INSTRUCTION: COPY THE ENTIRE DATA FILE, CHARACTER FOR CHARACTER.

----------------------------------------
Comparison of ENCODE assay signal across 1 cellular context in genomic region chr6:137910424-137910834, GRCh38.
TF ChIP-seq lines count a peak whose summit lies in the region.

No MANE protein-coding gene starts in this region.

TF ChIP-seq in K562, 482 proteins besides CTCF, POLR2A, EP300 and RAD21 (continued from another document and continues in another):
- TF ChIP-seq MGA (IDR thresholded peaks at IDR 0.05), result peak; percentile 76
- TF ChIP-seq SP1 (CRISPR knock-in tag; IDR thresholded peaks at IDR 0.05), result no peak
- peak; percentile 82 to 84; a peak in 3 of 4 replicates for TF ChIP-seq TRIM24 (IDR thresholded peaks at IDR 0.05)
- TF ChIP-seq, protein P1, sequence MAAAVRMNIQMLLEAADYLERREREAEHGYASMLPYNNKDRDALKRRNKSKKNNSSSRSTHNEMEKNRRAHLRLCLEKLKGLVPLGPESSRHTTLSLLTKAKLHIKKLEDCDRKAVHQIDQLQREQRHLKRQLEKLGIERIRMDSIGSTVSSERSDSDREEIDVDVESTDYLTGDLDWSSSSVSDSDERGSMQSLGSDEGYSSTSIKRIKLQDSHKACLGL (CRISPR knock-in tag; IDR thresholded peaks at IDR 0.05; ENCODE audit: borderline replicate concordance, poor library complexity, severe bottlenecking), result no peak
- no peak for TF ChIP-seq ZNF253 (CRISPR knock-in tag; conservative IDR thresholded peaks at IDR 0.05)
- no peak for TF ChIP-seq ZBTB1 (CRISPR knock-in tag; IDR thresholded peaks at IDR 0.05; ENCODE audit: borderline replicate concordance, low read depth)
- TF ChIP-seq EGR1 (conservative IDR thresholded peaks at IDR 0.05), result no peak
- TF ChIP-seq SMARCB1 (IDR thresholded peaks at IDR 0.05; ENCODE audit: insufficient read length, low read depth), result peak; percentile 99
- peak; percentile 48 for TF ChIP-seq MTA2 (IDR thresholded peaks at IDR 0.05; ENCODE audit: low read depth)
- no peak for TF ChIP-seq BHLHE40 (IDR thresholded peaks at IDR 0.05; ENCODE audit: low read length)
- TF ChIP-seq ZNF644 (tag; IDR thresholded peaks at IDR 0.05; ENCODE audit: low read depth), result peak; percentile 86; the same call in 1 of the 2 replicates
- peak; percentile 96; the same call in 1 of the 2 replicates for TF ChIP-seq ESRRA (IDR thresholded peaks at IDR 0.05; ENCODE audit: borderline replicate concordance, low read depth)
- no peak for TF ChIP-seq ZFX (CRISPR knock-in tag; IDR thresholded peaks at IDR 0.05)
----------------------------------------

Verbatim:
Comparison of ENCODE assay signal across 1 cellular context in genomic region chr6:137910424-137910834, GRCh38.
TF ChIP-seq lines count a peak whose summit lies in the region.

No MANE protein-coding gene starts in this region.

TF ChIP-seq in K562, 482 proteins besides CTCF, POLR2A, EP300 and RAD21 (continued from another document and continues in another):
- TF ChIP-seq MGA (IDR thresholded peaks at IDR 0.05), result peak; percentile 76
- TF ChIP-seq SP1 (CRISPR knock-in tag; IDR thresholded peaks at IDR 0.05), result no peak
- peak; percentile 82 to 84; a peak in 3 of 4 replicates for TF ChIP-seq TRIM24 (IDR thresholded peaks at IDR 0.05)
- TF ChIP-seq, protein P1, sequence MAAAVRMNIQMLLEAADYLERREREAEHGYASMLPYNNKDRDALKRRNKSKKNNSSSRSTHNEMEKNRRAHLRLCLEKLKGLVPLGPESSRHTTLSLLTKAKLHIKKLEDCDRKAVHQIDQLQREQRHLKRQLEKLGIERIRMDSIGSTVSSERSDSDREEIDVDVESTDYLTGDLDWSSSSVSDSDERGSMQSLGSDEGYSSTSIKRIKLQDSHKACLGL (CRISPR knock-in tag; IDR thresholded peaks at IDR 0.05; ENCODE audit: borderline replicate concordance, poor library complexity, severe bottlenecking), result no peak
- no peak for TF ChIP-seq ZNF253 (CRISPR knock-in tag; conservative IDR thresholded peaks at IDR 0.05)
- no peak for TF ChIP-seq ZBTB1 (CRISPR knock-in tag; IDR thresholded peaks at IDR 0.05; ENCODE audit: borderline replicate concordance, low read depth)
- TF ChIP-seq EGR1 (conservative IDR thresholded peaks at IDR 0.05), result no peak
- TF ChIP-seq SMARCB1 (IDR thresholded peaks at IDR 0.05; ENCODE audit: insufficient read length, low read depth), result peak; percentile 99
- peak; percentile 48 for TF ChIP-seq MTA2 (IDR thresholded peaks at IDR 0.05; ENCODE audit: low read depth)
- no peak for TF ChIP-seq BHLHE40 (IDR thresholded peaks at IDR 0.05; ENCODE audit: low read length)
- TF ChIP-seq ZNF644 (tag; IDR thresholded peaks at IDR 0.05; ENCODE audit: low read depth), result peak; percentile 86; the same call in 1 of the 2 replicates
- peak; percentile 96; the same call in 1 of the 2 replicates for TF ChIP-seq ESRRA (IDR thresholded peaks at IDR 0.05; ENCODE audit: borderline replicate concordance, low read depth)
- no peak for TF ChIP-seq ZFX (CRISPR knock-in tag; IDR thresholded peaks at IDR 0.05)